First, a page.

The "Luristan Sword" and the "Wagon drawn by bulls" in the Metropolitan as Described in O. Muscarella's Book

In what follows I quote directly the relevant pages from the book: O. Muscarella: "Bronze and Iron", New York 1988.
O. Muscarella is a quite interesting guy. He is seen by many as "The Conscience" of the slightly shady branch of museum curators. Here is what Wikipedia (English) has to say about him:
"Oscar White Muscarella (b. 1931) is an American archaeologist and former research fellow at the Metropolitan Museum of Art, where he worked for over 40 years before retiring in 2009. His specialty is the antique art and archeology of the Near East, especially ancient Persia. Muscarella is an untiring opponent of robbery excavations, and some regard him as the "conscience of the industry". Dr. Muscarella received his Ph.D. from the University of Pennsylvania in 1965."
"...."

"Muscarella has gained some notoriety in his attempts to unmask certain important artifacts as forgeries, including some in the collection of the Metropolitan. His book 'The Lie became Great. The Forgery of Ancient Near Eastern Cultures (2000)! was a blistering attack, which included a long catalogue of specific objects in museums, private collections, and the art market which he said were modern forgeries. Some entire categories of objects were claimed to be all forgeries. The book was well received by reviewers in academic journals, several of whom concluded that it should be "required" or "compulsory" reading for those in the field."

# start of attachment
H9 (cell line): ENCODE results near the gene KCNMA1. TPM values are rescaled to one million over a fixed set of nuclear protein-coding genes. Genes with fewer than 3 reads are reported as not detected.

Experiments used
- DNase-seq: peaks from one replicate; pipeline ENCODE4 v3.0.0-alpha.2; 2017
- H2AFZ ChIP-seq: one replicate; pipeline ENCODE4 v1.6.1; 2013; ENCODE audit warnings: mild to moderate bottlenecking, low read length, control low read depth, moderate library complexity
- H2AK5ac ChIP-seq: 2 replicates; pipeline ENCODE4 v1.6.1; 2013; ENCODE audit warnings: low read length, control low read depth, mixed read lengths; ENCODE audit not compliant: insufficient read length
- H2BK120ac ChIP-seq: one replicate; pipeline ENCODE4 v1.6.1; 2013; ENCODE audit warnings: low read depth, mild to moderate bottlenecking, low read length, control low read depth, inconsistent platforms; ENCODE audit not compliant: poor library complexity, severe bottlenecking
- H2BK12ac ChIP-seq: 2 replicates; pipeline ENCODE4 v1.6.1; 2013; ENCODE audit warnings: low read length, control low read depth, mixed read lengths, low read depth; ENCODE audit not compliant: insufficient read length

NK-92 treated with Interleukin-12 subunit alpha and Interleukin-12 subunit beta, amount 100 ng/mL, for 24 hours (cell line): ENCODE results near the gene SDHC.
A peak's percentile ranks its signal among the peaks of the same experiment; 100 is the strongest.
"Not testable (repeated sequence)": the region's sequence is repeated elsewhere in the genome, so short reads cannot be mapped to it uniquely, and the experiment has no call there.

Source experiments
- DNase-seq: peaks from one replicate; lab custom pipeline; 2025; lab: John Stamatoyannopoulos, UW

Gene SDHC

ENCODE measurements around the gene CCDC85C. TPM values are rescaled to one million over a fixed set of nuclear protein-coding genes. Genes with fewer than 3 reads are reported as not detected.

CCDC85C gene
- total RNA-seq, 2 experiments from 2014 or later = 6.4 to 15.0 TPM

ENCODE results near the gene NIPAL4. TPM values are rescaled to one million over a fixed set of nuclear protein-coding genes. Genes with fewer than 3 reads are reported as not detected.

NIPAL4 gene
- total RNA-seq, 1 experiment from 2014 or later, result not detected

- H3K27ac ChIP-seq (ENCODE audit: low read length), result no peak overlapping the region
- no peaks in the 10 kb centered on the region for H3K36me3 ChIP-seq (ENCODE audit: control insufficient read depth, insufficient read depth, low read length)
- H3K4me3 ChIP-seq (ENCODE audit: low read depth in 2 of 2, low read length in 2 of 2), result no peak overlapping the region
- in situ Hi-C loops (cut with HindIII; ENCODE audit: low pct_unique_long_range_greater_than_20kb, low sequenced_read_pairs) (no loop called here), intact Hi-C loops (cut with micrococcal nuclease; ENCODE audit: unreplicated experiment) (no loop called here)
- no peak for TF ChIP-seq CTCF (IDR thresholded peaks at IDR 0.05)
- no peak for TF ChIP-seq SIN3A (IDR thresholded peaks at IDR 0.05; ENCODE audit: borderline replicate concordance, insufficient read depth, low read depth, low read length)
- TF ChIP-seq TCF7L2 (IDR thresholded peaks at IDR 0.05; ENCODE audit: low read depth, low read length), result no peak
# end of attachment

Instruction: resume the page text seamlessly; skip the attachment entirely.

Do alarm clocks ring in your brain? Is it likely that the Metropolitan just ignores critizism from one of its senior employees? You need the German Wikipedia, however, to get a few juicy details. Here is an excerpt (my translation):
Muscarella, together with collegues, founded the 'Curators Forum', a kind of union-like group that in particular fought for equal pay for women. It was seen as a provocation by the museum management. His intermal memos in 1970/71 and other actions, urging the museum to change its policy of buying questionable antiquities, lead to him being fired in 1972, 1973, and 1974. In each case he could fight his way back in by taking legal action. It took a 1300 page expert opinion and 3 year in the last case, though, before he could return in 1977. He hasn't obtained a salary raise up to his retirement in 2009.
   
 
 
 
 
 
 
 
 
 
 
 
 
   
So much to the sword. Now to the wagon:
   
 
     

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